Science Serving Maryland's Coasts

Maryland Sea Grant Extension Specialist Named to Green Fellowship

February 3, 2014

Amanda Rockler and Her Grant Money Will Support Training Watershed Stewards

Amanda Rockler, a watershed restoration specialist at Maryland Sea Grant Extension, has been named to a prestigious fellowship program that supports leaders who work on conservation projects.

Rockler joins a group of 40 men and women who were honored in fall 2013 as this year’s Toyota TogetherGreen Fellows. The program, a collaboration between the Toyota car company and the National Audubon Society, seeks to promote environmentally sustainable living. Its fellows engage in a wide variety of efforts to help their communities through protecting threatened wildlife, ensuring a steady supply of clean drinking water, and other activities. Rockler’s fellowship, which will last one year, comes with a $10,000 grant to help support her conservation projects.

A member of the Sea Grant team since 2009, Rockler has worked to improve the water quality of streams and other waterways that flow into the Chesapeake Bay. Her efforts focus on limiting the environmental impacts of the urban and suburban stormwater that flows off roofs and sidewalks during heavy rains and winds up, eventually, in nearby water supplies. Stormwater can carry high levels of nutrients, such as nitrogen and phosphorus, and contributes significantly to poor water quality in the Bay and its tributaries.

During her fellowship year, Rockler will use the Toyota grant to support Maryland’s growing number of Watershed Stewards Academies. These training programs -- located around the state -- give community leaders the skills they need to help improve the health of their local watersheds. So far, more than 150 men and women have graduated from the academies. Rockler’s grant will help current students to fund their own stormwater projects. Such projects may include building new rain gardens. These gardens, designed to be extra-absorbent, store stormwater during large downpours, helping to keep excess nutrients out of waterways.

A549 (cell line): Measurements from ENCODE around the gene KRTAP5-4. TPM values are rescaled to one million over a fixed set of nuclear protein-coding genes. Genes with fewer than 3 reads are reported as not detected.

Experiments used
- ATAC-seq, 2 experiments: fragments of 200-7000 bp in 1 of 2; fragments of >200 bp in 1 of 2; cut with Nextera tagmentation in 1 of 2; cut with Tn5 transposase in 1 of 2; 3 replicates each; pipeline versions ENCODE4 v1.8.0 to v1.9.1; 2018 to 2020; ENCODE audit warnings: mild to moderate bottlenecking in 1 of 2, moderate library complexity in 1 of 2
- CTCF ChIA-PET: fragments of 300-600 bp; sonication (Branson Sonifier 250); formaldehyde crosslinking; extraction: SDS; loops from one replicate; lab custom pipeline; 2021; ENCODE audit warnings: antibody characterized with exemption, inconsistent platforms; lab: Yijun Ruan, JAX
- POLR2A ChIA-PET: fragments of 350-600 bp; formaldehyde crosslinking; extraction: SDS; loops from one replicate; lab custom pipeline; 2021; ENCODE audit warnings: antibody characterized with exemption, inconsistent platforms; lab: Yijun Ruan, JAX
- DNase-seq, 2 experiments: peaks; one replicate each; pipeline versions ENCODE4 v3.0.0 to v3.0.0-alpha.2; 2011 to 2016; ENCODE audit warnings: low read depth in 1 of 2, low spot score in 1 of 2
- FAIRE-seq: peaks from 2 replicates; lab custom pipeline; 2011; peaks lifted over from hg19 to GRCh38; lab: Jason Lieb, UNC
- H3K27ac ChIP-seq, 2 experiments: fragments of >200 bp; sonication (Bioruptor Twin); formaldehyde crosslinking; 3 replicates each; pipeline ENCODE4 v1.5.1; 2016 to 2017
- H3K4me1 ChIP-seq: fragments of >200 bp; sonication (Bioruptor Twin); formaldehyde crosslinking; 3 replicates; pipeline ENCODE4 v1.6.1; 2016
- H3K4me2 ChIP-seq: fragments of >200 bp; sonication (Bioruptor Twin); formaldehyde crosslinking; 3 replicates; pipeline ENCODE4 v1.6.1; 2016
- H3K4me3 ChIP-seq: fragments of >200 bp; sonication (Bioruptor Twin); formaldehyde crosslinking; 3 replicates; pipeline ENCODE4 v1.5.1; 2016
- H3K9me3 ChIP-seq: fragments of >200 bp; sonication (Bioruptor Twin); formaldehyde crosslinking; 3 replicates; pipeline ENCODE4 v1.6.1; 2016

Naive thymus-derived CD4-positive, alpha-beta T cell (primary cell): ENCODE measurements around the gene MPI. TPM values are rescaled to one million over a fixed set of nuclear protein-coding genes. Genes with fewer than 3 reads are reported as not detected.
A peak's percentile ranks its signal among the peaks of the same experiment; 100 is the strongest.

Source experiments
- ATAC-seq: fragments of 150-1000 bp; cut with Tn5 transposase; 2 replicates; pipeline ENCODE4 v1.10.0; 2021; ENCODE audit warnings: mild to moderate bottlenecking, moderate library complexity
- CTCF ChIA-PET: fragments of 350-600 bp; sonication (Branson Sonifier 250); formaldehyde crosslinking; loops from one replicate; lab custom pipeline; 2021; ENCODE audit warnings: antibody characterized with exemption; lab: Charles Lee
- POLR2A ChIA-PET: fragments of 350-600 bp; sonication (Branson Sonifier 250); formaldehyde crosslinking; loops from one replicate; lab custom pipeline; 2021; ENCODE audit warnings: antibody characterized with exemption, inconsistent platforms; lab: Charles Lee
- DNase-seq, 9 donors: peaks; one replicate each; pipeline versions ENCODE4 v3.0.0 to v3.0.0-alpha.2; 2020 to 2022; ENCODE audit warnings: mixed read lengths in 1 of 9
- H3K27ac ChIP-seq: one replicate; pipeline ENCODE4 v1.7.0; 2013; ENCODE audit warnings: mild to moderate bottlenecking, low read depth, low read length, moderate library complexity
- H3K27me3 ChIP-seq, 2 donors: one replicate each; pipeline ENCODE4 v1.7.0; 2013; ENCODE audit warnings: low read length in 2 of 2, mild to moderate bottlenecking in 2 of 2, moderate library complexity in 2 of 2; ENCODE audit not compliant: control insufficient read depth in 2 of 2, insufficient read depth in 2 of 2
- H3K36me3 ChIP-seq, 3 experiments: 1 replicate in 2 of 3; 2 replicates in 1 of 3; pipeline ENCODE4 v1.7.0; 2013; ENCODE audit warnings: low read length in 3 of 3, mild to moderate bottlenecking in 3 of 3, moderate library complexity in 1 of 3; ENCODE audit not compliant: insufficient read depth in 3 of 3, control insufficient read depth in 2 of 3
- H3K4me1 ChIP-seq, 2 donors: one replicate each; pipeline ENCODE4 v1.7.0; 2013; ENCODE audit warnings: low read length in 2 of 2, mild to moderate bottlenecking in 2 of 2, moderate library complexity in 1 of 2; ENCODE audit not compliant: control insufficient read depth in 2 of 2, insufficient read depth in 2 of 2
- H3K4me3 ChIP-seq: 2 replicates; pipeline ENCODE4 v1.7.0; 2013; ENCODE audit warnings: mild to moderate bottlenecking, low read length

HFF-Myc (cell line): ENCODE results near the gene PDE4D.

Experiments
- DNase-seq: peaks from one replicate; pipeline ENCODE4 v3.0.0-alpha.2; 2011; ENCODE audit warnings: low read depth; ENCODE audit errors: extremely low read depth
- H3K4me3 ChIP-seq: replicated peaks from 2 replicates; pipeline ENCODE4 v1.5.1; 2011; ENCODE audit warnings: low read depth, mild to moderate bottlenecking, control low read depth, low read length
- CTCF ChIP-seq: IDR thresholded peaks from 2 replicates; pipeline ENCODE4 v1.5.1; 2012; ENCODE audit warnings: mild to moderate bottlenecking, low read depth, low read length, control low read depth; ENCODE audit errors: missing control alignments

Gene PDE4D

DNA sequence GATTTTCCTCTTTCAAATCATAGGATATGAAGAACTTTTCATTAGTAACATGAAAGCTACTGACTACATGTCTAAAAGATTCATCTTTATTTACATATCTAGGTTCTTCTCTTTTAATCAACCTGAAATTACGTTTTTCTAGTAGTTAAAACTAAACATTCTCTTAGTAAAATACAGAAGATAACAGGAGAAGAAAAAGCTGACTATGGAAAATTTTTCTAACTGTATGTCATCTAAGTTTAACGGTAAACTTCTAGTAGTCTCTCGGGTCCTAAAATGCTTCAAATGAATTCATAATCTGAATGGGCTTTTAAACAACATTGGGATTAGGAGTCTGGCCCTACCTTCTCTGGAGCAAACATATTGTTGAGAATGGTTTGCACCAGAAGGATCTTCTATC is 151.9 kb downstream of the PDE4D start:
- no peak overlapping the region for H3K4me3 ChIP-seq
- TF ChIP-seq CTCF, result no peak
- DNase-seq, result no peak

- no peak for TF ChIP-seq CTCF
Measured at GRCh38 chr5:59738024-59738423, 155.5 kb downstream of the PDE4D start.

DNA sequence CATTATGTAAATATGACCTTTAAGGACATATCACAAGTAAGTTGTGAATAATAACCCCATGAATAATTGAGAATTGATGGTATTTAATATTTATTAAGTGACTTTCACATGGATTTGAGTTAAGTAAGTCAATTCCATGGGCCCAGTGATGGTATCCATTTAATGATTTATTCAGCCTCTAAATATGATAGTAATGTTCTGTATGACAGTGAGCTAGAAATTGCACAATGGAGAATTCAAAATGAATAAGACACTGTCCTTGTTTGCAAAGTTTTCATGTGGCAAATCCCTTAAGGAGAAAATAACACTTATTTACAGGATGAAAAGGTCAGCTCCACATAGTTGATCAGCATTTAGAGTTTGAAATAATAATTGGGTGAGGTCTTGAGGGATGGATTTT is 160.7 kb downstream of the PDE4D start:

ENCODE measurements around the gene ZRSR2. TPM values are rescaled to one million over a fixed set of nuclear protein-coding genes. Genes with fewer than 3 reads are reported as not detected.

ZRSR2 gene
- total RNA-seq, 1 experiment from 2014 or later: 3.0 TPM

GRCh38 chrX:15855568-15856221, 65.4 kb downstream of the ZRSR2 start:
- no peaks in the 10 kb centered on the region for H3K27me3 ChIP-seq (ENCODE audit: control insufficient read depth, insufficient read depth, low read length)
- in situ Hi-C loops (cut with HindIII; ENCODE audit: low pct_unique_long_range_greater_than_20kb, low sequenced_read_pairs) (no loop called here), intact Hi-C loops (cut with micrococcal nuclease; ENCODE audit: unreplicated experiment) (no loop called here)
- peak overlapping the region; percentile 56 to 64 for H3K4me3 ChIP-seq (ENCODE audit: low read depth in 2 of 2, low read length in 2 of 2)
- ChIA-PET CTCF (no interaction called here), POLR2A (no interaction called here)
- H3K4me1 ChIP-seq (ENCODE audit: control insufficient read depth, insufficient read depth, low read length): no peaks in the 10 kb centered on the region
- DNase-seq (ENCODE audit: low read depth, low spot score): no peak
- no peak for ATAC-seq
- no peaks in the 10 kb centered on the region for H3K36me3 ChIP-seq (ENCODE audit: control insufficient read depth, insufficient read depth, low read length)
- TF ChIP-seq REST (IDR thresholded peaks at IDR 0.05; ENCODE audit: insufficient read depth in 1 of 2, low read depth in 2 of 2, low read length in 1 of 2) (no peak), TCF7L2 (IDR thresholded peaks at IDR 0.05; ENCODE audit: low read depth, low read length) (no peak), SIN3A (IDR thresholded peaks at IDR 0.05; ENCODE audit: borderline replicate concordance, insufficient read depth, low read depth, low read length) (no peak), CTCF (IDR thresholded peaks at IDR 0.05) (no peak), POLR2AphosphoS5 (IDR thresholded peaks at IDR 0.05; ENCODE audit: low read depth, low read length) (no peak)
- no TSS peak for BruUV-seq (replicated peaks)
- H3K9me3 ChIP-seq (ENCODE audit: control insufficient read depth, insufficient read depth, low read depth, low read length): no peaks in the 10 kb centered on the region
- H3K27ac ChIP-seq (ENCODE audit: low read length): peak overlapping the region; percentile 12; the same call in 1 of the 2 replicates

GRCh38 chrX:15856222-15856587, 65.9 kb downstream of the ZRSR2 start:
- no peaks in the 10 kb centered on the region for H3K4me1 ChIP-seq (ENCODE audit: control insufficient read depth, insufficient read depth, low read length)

In addition to giving out grants, the Toyota TogetherGreen program also provides its fellows with training to help them become better leaders. In October 2013, Rockler attended a week-long leadership training program in Ohio and will meet again with all 40 fellows in September 2014. “The support has been really great,” she says.

To learn more about Maryland’s Watershed Stewards Academies, listen to our podcast. You can also read more about Maryland Sea Grant’s team of five Watershed Restoration Specialists here.

The faculty members of Maryland Sea Grant Extension provide outreach to residents across the state on a range of issues, including stormwater management, oyster aquaculture, and climate change. Our goal is to support the local economies of Maryland communities while helping them to live sustainably within the Chesapeake Bay watershed.

Maryland Sea Grant supports innovative marine research, education, and public outreach, primarily about the Chesapeake Bay and its tributaries, to support a sustainable coastal environment and economy. We are jointly funded by the National Oceanic and Atmospheric Administration (NOAA) and the state of Maryland.

Photo: Amanda Rockler (first row, far right) poses with Watershed Stewards Academies students while working on a stormwater management project. Credit: Amanda Rockler.

--Daniel Strain